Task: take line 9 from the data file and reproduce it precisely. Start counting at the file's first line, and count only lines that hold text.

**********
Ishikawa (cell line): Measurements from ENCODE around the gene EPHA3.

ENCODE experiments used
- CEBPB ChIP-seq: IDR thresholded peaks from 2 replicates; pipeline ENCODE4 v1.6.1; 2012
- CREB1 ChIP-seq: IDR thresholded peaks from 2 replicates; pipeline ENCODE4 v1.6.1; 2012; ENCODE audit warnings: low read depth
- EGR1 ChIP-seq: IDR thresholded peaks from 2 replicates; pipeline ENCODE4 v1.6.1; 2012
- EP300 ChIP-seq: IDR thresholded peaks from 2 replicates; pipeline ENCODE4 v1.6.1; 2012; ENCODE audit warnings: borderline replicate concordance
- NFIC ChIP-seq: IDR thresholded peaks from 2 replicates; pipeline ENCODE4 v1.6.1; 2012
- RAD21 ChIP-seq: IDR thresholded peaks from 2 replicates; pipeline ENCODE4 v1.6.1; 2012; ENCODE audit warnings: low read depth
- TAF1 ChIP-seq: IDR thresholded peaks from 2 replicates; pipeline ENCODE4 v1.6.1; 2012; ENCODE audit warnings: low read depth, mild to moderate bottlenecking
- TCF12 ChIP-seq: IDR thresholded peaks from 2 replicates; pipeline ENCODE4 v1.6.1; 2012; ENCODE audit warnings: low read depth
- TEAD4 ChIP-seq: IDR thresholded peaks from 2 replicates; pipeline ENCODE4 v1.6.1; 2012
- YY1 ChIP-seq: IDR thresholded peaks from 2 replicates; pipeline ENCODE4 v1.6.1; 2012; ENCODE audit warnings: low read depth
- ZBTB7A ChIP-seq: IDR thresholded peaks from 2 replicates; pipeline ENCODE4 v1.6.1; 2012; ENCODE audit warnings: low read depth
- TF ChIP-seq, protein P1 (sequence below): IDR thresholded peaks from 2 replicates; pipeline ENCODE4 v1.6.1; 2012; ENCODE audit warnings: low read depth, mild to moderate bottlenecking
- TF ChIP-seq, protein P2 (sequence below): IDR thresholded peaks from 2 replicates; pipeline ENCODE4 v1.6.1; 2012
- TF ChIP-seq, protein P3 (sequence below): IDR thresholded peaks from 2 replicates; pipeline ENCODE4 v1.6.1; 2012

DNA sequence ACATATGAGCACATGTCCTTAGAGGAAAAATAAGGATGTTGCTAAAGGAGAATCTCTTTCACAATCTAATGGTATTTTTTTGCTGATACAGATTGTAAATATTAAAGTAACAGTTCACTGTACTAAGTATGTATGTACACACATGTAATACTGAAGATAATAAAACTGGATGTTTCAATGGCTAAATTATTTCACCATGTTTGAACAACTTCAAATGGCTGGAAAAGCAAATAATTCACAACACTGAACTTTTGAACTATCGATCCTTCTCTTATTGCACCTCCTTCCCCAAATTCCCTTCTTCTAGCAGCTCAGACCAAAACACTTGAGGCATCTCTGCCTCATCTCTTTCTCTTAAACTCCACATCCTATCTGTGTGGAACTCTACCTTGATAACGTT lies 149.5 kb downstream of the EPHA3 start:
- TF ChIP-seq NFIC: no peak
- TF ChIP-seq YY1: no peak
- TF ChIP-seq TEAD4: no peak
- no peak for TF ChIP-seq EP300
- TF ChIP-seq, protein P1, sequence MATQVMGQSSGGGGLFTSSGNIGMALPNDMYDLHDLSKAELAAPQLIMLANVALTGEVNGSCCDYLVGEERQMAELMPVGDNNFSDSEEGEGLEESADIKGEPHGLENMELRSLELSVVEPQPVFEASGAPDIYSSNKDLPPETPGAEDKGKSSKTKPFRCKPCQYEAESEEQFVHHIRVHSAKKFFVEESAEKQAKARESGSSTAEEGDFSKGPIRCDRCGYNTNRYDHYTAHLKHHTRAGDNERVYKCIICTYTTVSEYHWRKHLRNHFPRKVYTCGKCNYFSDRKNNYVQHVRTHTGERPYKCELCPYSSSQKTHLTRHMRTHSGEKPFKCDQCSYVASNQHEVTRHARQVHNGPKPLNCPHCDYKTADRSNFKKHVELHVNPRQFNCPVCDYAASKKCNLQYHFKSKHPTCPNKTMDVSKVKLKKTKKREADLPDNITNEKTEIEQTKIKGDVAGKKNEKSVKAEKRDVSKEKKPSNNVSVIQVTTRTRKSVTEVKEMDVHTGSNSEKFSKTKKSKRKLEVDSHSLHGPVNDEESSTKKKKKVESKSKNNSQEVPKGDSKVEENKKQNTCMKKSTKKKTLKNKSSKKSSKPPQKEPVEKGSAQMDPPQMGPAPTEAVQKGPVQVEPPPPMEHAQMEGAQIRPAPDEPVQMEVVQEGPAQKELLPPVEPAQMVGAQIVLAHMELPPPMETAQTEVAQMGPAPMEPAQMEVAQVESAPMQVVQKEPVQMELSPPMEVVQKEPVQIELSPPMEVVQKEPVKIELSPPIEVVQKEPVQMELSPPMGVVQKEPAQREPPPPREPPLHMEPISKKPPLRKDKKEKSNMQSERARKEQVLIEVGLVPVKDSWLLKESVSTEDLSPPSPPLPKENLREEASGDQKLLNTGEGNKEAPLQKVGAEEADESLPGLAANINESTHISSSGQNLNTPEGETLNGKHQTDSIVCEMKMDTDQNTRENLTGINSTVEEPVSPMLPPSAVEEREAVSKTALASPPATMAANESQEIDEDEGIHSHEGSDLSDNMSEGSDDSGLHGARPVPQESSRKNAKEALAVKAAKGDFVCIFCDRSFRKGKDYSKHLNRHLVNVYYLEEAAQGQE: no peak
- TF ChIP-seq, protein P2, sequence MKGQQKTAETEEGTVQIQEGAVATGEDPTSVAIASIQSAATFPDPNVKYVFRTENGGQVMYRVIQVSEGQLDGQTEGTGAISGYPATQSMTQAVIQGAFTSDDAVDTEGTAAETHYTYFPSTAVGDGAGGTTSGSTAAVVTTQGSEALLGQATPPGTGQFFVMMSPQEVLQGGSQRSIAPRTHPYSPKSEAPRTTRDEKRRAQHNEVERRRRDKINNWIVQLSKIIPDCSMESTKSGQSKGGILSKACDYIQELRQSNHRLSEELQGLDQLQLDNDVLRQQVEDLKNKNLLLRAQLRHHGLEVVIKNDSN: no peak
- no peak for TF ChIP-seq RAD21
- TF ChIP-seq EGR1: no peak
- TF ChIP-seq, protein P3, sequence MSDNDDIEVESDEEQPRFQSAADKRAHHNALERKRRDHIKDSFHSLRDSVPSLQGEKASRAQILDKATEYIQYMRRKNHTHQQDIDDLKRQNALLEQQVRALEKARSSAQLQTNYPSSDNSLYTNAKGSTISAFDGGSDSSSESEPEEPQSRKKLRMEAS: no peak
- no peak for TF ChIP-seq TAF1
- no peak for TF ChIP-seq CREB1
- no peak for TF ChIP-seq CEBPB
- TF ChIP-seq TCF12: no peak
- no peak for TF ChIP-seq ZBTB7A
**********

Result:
- TAF1 ChIP-seq: IDR thresholded peaks from 2 replicates; pipeline ENCODE4 v1.6.1; 2012; ENCODE audit warnings: low read depth, mild to moderate bottlenecking